As an alternative, one of the two measuring electrodes 13, 14 may be omitted, and the remaining measuring electrode 13 or 14 and reference electrode 20 are able to be utilized to measure the ammonia concentration. In this case, the current or the voltage between reference electrode 20 and measuring electrode 13 is a measure for the ammonia concentration in the measuring gas.
In addition, the oxygen content in the measuring gas may be measured in the conventional manner with the aid of reference electrode 20 and outer electrode 19.
If one dispenses with the option of measuring the oxygen concentration in the measuring gas, then reference electrode 20 and reference-gas channel 17 may be omitted, but the measuring result of the ammonia measurement is able to be improved by taking the oxygen concentration into account.
If the storage capacity of nitrogen-oxide trap 24 is depleted, i.e., the entire available barium oxide or barium carbonate converted into barium nitrate, then nitrogen oxide trap 24 will be regenerated in that nitrogen oxide trap 24 is briefly exposed to a temperature that is greater than 500° C. with the aid of electric heater 23. At this temperature the barium nitrate is broken down into barium oxide.
To regenerate nitrogen oxide trap 24, a rich gas may alternatively be produced in measuring chamber 16 by applying a voltage between one of the two measuring electrodes 13, 14 and outer electrode 19. In this case, water (H20) and carbon dioxide (CO2), which are contained in the measuring-gas volume inside measuring chamber 16, are broken down into carbon monoxide (CO) or hydrogen (H2) and oxygen, and the free oxygen ions formed by the electron acquisition are pumped out of measuring chamber 16. Rich gas (λ<1), which reacts with the barium nitrate and converts it into BaO or BaCO3, forms in measuring chamber 16.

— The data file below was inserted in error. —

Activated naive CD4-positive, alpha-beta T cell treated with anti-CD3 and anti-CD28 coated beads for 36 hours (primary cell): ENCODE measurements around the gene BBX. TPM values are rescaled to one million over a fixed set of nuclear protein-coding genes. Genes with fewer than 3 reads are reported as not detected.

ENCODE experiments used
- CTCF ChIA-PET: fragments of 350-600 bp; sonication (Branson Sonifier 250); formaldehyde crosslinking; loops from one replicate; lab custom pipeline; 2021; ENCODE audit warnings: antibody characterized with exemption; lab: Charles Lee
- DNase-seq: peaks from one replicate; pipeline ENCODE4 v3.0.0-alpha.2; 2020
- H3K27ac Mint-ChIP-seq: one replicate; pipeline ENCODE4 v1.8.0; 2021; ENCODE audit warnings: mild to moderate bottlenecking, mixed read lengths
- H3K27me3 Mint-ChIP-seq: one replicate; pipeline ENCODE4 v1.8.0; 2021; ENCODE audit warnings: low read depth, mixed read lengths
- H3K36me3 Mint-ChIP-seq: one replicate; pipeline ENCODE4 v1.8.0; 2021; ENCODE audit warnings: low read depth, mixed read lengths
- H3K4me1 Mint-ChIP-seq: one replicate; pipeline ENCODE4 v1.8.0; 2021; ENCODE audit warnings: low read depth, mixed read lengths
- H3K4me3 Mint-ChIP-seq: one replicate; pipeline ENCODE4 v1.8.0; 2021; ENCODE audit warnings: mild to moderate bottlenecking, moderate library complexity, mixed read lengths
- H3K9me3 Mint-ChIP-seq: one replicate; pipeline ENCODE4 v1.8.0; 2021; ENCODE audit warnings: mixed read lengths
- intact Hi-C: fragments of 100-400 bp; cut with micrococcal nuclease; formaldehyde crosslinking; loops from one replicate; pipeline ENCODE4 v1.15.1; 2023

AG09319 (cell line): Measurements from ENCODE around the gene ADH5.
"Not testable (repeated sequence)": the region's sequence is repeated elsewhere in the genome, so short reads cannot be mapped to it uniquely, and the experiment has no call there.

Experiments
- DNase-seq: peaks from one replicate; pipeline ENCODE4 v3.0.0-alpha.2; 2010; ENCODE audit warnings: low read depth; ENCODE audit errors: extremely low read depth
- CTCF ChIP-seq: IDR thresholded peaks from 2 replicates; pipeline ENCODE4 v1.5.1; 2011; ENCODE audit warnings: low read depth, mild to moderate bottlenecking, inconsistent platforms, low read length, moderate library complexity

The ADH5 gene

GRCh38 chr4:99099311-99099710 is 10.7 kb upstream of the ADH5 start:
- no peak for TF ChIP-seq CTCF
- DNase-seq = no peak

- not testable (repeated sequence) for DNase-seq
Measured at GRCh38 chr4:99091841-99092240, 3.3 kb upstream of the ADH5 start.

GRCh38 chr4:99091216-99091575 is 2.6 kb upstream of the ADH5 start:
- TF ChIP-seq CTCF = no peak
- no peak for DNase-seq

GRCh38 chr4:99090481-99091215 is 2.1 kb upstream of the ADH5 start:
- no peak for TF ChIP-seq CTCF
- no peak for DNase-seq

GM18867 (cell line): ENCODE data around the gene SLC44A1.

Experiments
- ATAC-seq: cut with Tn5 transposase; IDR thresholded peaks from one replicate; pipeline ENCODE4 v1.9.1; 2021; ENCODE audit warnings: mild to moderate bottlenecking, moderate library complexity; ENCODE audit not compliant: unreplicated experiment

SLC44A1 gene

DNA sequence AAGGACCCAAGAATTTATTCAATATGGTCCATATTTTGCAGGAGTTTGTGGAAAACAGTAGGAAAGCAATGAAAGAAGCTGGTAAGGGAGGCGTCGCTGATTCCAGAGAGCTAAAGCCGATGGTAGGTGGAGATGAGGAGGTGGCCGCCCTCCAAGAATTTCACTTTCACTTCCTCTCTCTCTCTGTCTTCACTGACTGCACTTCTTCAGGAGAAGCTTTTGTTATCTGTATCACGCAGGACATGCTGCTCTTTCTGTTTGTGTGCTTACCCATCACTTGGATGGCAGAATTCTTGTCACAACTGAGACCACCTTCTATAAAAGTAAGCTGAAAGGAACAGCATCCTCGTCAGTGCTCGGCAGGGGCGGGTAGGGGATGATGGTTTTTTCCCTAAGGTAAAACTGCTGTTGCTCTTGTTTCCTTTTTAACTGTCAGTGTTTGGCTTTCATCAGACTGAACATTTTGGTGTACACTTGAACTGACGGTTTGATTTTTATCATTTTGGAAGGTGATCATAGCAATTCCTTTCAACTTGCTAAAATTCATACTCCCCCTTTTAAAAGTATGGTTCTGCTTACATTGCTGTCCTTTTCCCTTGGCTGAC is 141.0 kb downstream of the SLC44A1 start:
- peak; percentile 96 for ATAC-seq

To regenerate nitrogen-oxide trap 24, the internal combustion engine may also briefly be brought into a state in which components of H2 and CO occur in the exhaust gas without a rich gas mixture being present.
Patent applications by Berndt Cramer, Leonberg DE
Patent applications by Joerg Ziegler, Rutesheim DE
Patent applications by Mario Roessler, Ceske Budejovice CZ
Patent applications in class Gas of combustion
Patent applications in all subclasses Gas of combustion